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Hugh Likes Fiction: Fevered Star

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Fevered Star: Between Earth and Sky Book 2
Written by Rebecca Roanhoarse
Audiobook Read by Christian Barillas, Darrell Dennis, Cara Gee, Nicole Lewis, Shaun Taylor-Corbett
Published by Simon and Schuster, Inc
Listened to via Audible

Spoilers for Rebecca Roanhoarse’s previous novel, Black Sun. Also, I listened to the audiobook, so please forgive any misspelled names.
The sequel to 202’s Black Sun, Rebecca Roanhoarse returns to her Pre-Columbian America inspired epic fantasy world of the Meridian, expanding the focus of the story from the canyon city of Tova to encompass its neighbors, as the fallout from the first book’s climax reveals the charactersWith both the Crow God’s champion of Serapio and the Sun Priest Naranpa having unexpectedly survived, but the city itself in a shambles, the new year dawns in Tova with the sky frozen in an eclipse, as Shadow and Light struggle for dominance. While the office of the Watchers has been destroyed, the Sky-Made clans and their matrons still plot, and Serapio and Naranpa both return home to their clans and families, unsure of what to do next. But as the sorcerers who engineered Serapio’s rise plan their next move, so to do the disaffected masses of Clan Carrion Crow, and the clanless criminal underclass of Coyote’s Maw. While it is difficult to say much about the book without getting into spoilers, I really enjoyed this epic fantasy. Roanhoarse is a master of the dramatic irony and pacing that are the life’s blood of the sub-genre. The unique setting of the Meridian, with its pre-Columbian America vibes is a delight to return to. I’m glad this book gives the characters more figurative and literal room to breathe. The first book was a race towards the climax, which coincided with a solar eclipse and a big festival for the city. This book feels less like an impending crash and is a bit more quiet, as the characters recover and consider their next moves. The Sun Priest and the Crow God’s avatar spend the book circling one another, looking for advantage, or a way out.That isn’t to say this book is dull. There’s plenty of drama and action, and cool magical powers and fights. Everything that was great about the first book returns here, and is enhanced. With more cliffhangers at the end, I am fully invested in this series, and can’t wait for the next entry.The audiobook features five different narrators, each of whom brings one point-of-view character to life. I enjoy this style of narration for epic fantasy, and it works well here. The different voices highlight the different points of view of the characters to great effect. I just wish that the producer had made sure all of the readers were on the same page for pronunciations, as some of the proper names and places would shift depending on the narrator.Fevered Star is available in print, ebook, and audiobook from your local bookseller or internet-based megastore.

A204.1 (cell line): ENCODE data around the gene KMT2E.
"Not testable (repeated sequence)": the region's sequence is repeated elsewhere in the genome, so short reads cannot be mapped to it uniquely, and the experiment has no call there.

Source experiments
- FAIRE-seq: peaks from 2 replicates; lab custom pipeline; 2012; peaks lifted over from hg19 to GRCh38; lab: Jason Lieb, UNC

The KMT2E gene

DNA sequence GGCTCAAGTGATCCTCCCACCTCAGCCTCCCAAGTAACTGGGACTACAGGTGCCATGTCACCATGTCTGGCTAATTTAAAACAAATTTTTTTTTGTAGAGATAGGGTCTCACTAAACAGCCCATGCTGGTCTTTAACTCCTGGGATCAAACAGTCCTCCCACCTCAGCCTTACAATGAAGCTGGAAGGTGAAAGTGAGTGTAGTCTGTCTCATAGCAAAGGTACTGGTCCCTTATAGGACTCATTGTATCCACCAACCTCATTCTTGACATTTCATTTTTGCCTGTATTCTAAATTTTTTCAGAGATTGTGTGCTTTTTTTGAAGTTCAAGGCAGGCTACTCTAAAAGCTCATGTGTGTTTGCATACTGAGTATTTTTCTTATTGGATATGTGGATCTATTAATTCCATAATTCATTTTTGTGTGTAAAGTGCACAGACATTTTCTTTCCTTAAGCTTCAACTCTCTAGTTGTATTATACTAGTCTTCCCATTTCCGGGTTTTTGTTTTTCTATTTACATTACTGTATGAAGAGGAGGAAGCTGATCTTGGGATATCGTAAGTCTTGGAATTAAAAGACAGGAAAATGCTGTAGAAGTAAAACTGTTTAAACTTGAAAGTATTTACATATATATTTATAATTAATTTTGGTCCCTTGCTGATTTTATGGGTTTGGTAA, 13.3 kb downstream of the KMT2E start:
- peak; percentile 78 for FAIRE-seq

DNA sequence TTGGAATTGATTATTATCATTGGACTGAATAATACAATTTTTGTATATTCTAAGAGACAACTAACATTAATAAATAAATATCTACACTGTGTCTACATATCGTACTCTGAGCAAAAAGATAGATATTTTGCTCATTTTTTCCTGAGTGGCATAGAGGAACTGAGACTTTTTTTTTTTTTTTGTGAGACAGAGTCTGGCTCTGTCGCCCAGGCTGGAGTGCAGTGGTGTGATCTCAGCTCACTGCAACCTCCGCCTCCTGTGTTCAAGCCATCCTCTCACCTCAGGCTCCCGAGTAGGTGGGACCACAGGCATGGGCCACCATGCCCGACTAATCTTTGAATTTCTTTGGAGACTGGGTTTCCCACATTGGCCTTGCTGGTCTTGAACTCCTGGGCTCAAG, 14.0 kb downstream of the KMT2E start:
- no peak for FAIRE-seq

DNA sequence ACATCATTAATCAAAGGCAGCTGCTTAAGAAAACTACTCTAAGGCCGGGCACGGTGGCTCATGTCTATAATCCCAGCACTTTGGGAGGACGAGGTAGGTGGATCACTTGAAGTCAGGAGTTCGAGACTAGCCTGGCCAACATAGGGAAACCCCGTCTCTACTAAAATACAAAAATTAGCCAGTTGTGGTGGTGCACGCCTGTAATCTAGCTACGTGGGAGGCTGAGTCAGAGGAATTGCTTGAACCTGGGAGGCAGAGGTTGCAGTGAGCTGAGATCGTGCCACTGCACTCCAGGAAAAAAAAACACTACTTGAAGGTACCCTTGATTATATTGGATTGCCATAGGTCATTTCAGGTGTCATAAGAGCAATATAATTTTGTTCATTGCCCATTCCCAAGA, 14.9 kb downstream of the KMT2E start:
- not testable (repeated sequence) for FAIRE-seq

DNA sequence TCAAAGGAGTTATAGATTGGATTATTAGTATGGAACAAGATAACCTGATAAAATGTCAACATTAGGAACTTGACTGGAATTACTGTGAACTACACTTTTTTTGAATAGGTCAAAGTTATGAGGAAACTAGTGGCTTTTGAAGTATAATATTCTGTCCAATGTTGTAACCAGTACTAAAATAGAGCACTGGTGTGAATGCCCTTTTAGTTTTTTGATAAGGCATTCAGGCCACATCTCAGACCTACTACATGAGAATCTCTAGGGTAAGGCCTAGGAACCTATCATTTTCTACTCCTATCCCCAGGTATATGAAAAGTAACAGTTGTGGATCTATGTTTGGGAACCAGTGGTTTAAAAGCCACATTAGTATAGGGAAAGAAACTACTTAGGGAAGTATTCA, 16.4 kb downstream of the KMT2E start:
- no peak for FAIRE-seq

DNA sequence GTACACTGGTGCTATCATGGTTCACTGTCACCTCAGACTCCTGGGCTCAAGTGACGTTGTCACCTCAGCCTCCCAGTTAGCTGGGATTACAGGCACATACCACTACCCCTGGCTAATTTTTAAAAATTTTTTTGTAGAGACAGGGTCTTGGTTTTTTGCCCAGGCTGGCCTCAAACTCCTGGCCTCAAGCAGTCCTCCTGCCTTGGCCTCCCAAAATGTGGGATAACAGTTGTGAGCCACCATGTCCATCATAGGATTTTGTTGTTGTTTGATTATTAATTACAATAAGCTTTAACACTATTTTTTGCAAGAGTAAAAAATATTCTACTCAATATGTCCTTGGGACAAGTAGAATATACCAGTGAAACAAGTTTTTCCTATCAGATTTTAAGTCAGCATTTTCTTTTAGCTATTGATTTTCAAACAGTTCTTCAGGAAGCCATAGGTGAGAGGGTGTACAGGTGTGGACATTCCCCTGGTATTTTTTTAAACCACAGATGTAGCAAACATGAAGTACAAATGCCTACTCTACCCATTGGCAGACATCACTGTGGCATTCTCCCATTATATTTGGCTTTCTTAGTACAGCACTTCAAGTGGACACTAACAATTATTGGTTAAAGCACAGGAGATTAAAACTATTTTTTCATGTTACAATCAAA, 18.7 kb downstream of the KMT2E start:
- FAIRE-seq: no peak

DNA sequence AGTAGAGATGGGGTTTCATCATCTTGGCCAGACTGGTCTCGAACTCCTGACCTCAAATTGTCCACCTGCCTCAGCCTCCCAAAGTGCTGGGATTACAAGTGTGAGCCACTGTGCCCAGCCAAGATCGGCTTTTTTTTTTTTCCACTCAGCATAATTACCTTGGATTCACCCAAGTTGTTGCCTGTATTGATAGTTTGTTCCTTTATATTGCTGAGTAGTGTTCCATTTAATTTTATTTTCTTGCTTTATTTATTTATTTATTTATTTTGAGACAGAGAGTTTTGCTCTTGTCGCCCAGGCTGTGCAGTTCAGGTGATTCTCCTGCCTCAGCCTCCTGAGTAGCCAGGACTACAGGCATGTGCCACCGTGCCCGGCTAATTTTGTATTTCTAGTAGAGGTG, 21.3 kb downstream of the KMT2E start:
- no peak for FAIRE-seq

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Hugh Likes Fiction: Black Sun

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Black Sun: Between Earth and Sky Book One
Written by Rebecca Roanhorse
Published by Saga Press

The Skinny: An epic adventure full of fascinating characters in a unique and vibrant setting.